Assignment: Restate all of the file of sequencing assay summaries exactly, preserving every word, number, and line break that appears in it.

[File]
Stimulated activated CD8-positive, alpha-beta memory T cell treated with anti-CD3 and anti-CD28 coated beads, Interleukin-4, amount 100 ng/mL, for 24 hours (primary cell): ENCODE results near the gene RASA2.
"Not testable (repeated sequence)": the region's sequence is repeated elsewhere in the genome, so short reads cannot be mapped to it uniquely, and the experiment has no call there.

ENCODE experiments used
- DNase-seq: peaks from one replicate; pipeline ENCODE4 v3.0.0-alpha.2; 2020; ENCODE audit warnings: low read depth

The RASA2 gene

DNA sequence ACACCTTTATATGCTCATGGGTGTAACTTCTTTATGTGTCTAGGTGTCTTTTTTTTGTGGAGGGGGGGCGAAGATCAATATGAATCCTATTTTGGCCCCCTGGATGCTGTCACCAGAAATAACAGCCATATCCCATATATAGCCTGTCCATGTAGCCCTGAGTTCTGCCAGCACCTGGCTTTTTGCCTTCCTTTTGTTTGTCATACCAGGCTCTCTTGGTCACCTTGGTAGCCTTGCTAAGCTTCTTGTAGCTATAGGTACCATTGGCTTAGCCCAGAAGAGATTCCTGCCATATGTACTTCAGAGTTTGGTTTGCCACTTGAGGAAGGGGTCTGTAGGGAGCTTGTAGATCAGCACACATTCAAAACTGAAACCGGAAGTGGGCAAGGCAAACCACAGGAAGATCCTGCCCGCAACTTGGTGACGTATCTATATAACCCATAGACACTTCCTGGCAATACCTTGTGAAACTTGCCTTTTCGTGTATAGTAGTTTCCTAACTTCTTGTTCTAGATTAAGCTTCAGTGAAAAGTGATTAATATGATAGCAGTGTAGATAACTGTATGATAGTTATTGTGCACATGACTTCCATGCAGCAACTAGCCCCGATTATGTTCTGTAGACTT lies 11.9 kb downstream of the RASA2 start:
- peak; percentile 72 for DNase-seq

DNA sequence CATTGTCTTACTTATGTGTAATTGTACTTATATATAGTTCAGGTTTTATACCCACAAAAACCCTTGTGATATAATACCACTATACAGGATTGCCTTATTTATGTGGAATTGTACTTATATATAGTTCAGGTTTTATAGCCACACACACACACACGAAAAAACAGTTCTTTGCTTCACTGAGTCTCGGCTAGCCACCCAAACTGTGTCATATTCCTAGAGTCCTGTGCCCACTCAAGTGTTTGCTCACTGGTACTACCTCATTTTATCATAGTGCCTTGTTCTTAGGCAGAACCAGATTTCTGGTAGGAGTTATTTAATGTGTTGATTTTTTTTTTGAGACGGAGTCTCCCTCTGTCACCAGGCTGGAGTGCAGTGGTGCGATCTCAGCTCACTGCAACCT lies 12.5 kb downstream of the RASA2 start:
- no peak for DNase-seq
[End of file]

Stimulated activated CD8-positive, alpha-beta memory T cell treated with anti-CD3 and anti-CD28 coated beads, Interleukin-4, amount 100 ng/mL, for 24 hours (primary cell): ENCODE results near the gene RASA2.
"Not testable (repeated sequence)": the region's sequence is repeated elsewhere in the genome, so short reads cannot be mapped to it uniquely, and the experiment has no call there.

ENCODE experiments used
- DNase-seq: peaks from one replicate; pipeline ENCODE4 v3.0.0-alpha.2; 2020; ENCODE audit warnings: low read depth

The RASA2 gene

DNA sequence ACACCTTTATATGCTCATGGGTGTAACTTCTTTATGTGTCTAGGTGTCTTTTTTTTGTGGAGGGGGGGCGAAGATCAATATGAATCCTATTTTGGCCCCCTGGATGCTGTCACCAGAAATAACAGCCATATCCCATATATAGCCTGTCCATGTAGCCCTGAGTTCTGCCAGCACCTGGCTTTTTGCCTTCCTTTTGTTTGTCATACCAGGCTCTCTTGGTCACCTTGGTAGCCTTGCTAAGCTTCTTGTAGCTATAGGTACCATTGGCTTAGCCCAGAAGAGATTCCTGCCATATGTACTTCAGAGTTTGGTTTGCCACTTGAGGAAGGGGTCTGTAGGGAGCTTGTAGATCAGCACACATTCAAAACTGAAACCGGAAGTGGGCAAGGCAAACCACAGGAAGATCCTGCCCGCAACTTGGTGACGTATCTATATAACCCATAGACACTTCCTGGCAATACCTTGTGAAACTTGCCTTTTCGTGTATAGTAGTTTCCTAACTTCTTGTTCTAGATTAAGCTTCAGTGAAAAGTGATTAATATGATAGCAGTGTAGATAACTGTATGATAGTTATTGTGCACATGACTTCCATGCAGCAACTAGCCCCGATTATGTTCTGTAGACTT lies 11.9 kb downstream of the RASA2 start:
- peak; percentile 72 for DNase-seq

DNA sequence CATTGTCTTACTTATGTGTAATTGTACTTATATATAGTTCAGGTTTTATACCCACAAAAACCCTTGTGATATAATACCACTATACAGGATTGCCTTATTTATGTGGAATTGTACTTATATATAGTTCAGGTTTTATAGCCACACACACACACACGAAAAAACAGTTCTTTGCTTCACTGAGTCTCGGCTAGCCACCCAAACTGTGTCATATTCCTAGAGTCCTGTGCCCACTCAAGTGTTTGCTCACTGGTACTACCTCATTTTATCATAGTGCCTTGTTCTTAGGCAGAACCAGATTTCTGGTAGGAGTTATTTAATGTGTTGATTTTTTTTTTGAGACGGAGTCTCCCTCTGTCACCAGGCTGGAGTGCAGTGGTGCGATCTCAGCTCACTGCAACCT lies 12.5 kb downstream of the RASA2 start:
- no peak for DNase-seq